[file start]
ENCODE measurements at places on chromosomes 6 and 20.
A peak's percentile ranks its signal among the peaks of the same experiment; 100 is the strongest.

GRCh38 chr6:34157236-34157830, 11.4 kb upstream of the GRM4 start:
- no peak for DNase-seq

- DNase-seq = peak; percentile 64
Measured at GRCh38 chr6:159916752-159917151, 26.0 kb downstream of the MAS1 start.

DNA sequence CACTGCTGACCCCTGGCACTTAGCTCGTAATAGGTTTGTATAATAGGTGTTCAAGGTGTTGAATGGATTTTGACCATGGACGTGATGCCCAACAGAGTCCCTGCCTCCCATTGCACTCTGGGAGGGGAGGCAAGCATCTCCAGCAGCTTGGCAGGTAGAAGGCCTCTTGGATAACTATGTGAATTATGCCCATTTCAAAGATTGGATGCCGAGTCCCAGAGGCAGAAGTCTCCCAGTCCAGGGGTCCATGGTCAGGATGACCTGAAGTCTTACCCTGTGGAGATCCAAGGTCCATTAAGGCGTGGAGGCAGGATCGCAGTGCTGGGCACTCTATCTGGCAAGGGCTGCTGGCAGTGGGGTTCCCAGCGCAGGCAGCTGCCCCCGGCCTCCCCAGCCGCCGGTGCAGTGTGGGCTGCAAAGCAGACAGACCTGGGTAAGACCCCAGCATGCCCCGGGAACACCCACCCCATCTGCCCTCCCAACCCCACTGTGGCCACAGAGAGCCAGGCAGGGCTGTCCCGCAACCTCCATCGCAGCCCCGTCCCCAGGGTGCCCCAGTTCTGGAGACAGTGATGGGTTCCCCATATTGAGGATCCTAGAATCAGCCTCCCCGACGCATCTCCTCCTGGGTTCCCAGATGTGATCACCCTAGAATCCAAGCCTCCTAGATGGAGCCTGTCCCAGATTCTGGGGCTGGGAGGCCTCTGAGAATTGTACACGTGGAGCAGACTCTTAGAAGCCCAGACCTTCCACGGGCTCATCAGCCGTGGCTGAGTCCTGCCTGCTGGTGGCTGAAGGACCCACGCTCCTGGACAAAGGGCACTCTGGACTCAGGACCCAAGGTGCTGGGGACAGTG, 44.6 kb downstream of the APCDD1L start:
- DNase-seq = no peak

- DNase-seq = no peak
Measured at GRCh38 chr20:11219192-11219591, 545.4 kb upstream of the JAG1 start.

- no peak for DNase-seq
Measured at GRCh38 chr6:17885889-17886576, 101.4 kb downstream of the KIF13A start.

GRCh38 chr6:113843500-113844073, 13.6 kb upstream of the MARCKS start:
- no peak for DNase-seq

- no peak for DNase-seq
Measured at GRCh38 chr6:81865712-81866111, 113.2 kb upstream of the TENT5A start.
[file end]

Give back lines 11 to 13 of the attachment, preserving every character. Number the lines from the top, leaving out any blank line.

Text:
- no peak for DNase-seq
Measured at GRCh38 chr6:17885889-17886576, 101.4 kb downstream of the KIF13A start.

GRCh38 chr6:113843500-113844073, 13.6 kb upstream of the MARCKS start: